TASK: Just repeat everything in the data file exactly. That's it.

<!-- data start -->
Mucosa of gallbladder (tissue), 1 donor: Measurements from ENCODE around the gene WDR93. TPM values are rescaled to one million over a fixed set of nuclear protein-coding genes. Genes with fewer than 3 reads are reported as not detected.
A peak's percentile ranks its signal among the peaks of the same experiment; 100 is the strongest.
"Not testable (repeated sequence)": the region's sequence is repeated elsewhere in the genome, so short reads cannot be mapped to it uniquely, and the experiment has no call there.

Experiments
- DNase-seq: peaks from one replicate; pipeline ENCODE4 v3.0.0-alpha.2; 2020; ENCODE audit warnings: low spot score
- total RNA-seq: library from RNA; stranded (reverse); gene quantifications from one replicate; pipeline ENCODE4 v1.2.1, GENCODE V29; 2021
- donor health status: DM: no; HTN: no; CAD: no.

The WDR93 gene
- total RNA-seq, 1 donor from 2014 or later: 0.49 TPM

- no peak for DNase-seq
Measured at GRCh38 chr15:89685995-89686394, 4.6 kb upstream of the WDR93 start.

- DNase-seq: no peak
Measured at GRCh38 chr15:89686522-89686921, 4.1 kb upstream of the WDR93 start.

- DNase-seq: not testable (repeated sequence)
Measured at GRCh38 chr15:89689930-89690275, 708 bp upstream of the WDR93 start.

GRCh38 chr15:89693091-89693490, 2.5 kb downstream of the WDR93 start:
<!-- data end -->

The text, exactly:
Mucosa of gallbladder (tissue), 1 donor: Measurements from ENCODE around the gene WDR93. TPM values are rescaled to one million over a fixed set of nuclear protein-coding genes. Genes with fewer than 3 reads are reported as not detected.
A peak's percentile ranks its signal among the peaks of the same experiment; 100 is the strongest.
"Not testable (repeated sequence)": the region's sequence is repeated elsewhere in the genome, so short reads cannot be mapped to it uniquely, and the experiment has no call there.

Experiments
- DNase-seq: peaks from one replicate; pipeline ENCODE4 v3.0.0-alpha.2; 2020; ENCODE audit warnings: low spot score
- total RNA-seq: library from RNA; stranded (reverse); gene quantifications from one replicate; pipeline ENCODE4 v1.2.1, GENCODE V29; 2021
- donor health status: DM: no; HTN: no; CAD: no.

The WDR93 gene
- total RNA-seq, 1 donor from 2014 or later: 0.49 TPM

- no peak for DNase-seq
Measured at GRCh38 chr15:89685995-89686394, 4.6 kb upstream of the WDR93 start.

- DNase-seq: no peak
Measured at GRCh38 chr15:89686522-89686921, 4.1 kb upstream of the WDR93 start.

- DNase-seq: not testable (repeated sequence)
Measured at GRCh38 chr15:89689930-89690275, 708 bp upstream of the WDR93 start.

GRCh38 chr15:89693091-89693490, 2.5 kb downstream of the WDR93 start: